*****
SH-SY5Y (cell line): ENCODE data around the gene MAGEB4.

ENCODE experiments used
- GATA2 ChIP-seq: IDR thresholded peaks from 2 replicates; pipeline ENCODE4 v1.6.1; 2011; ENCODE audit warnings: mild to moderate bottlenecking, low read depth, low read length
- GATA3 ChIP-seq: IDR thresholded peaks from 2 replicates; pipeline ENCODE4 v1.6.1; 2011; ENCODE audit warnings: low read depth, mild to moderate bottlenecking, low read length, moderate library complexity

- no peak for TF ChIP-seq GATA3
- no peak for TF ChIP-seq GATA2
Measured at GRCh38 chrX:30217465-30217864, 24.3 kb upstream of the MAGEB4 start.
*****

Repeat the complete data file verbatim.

SH-SY5Y (cell line): ENCODE data around the gene MAGEB4.

ENCODE experiments used
- GATA2 ChIP-seq: IDR thresholded peaks from 2 replicates; pipeline ENCODE4 v1.6.1; 2011; ENCODE audit warnings: mild to moderate bottlenecking, low read depth, low read length
- GATA3 ChIP-seq: IDR thresholded peaks from 2 replicates; pipeline ENCODE4 v1.6.1; 2011; ENCODE audit warnings: low read depth, mild to moderate bottlenecking, low read length, moderate library complexity

- no peak for TF ChIP-seq GATA3
- no peak for TF ChIP-seq GATA2
Measured at GRCh38 chrX:30217465-30217864, 24.3 kb upstream of the MAGEB4 start.